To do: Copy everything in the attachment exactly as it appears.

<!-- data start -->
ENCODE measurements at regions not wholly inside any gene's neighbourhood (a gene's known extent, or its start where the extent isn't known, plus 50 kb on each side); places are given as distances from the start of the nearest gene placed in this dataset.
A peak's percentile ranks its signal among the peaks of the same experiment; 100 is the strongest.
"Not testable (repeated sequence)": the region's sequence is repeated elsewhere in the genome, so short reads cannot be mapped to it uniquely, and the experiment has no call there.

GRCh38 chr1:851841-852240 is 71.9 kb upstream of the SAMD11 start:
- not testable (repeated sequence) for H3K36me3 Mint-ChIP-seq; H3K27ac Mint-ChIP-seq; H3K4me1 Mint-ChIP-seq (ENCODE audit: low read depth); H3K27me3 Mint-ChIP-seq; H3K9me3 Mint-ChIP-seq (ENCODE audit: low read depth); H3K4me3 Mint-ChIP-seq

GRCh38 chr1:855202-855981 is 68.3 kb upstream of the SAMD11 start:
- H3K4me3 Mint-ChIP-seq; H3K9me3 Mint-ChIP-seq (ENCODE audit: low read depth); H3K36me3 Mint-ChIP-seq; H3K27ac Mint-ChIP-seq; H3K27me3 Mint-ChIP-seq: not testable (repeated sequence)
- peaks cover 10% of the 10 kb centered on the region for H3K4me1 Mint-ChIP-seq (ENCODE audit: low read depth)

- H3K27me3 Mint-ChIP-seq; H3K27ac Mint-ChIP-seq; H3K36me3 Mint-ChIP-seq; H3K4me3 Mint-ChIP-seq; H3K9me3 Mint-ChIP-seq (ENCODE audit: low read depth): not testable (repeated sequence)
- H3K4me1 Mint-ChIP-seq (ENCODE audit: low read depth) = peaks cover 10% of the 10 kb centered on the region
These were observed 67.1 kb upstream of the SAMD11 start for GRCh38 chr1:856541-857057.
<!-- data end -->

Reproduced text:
ENCODE measurements at regions not wholly inside any gene's neighbourhood (a gene's known extent, or its start where the extent isn't known, plus 50 kb on each side); places are given as distances from the start of the nearest gene placed in this dataset.
A peak's percentile ranks its signal among the peaks of the same experiment; 100 is the strongest.
"Not testable (repeated sequence)": the region's sequence is repeated elsewhere in the genome, so short reads cannot be mapped to it uniquely, and the experiment has no call there.

GRCh38 chr1:851841-852240 is 71.9 kb upstream of the SAMD11 start:
- not testable (repeated sequence) for H3K36me3 Mint-ChIP-seq; H3K27ac Mint-ChIP-seq; H3K4me1 Mint-ChIP-seq (ENCODE audit: low read depth); H3K27me3 Mint-ChIP-seq; H3K9me3 Mint-ChIP-seq (ENCODE audit: low read depth); H3K4me3 Mint-ChIP-seq

GRCh38 chr1:855202-855981 is 68.3 kb upstream of the SAMD11 start:
- H3K4me3 Mint-ChIP-seq; H3K9me3 Mint-ChIP-seq (ENCODE audit: low read depth); H3K36me3 Mint-ChIP-seq; H3K27ac Mint-ChIP-seq; H3K27me3 Mint-ChIP-seq: not testable (repeated sequence)
- peaks cover 10% of the 10 kb centered on the region for H3K4me1 Mint-ChIP-seq (ENCODE audit: low read depth)

- H3K27me3 Mint-ChIP-seq; H3K27ac Mint-ChIP-seq; H3K36me3 Mint-ChIP-seq; H3K4me3 Mint-ChIP-seq; H3K9me3 Mint-ChIP-seq (ENCODE audit: low read depth): not testable (repeated sequence)
- H3K4me1 Mint-ChIP-seq (ENCODE audit: low read depth) = peaks cover 10% of the 10 kb centered on the region
These were observed 67.1 kb upstream of the SAMD11 start for GRCh38 chr1:856541-857057.